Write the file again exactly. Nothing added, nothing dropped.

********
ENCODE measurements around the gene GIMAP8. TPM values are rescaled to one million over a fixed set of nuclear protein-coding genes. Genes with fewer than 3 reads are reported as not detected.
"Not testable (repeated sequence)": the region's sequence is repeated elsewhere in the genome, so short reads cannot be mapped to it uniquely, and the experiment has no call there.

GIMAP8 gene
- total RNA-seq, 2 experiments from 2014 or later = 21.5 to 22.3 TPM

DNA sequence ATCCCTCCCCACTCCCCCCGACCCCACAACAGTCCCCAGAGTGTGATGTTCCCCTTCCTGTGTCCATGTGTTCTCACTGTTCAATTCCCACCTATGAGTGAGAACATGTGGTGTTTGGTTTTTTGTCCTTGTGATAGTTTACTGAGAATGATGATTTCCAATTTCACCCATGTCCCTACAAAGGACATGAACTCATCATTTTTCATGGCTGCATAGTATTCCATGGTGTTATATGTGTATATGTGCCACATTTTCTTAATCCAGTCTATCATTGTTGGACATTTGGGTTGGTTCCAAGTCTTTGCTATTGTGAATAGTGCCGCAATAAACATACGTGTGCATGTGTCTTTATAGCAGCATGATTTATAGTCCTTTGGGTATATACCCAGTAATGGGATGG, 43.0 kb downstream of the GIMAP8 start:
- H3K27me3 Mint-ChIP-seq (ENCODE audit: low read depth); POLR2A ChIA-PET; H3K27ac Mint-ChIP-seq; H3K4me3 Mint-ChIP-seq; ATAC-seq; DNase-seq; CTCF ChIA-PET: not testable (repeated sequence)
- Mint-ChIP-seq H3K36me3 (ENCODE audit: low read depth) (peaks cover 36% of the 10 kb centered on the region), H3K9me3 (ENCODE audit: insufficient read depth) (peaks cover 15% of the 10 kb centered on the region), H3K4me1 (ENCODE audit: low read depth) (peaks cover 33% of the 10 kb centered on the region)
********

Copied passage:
ENCODE measurements around the gene GIMAP8. TPM values are rescaled to one million over a fixed set of nuclear protein-coding genes. Genes with fewer than 3 reads are reported as not detected.
"Not testable (repeated sequence)": the region's sequence is repeated elsewhere in the genome, so short reads cannot be mapped to it uniquely, and the experiment has no call there.

GIMAP8 gene
- total RNA-seq, 2 experiments from 2014 or later = 21.5 to 22.3 TPM

DNA sequence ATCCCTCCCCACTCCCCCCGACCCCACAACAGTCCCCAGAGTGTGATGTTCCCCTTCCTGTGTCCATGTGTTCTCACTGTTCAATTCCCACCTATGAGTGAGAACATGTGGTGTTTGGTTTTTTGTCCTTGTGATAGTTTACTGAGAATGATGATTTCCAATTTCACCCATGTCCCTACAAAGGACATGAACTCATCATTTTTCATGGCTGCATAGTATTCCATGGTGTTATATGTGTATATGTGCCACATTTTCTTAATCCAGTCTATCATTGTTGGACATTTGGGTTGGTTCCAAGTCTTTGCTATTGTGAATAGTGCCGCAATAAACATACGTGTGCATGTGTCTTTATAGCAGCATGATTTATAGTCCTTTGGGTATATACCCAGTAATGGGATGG, 43.0 kb downstream of the GIMAP8 start:
- H3K27me3 Mint-ChIP-seq (ENCODE audit: low read depth); POLR2A ChIA-PET; H3K27ac Mint-ChIP-seq; H3K4me3 Mint-ChIP-seq; ATAC-seq; DNase-seq; CTCF ChIA-PET: not testable (repeated sequence)
- Mint-ChIP-seq H3K36me3 (ENCODE audit: low read depth) (peaks cover 36% of the 10 kb centered on the region), H3K9me3 (ENCODE audit: insufficient read depth) (peaks cover 15% of the 10 kb centered on the region), H3K4me1 (ENCODE audit: low read depth) (peaks cover 33% of the 10 kb centered on the region)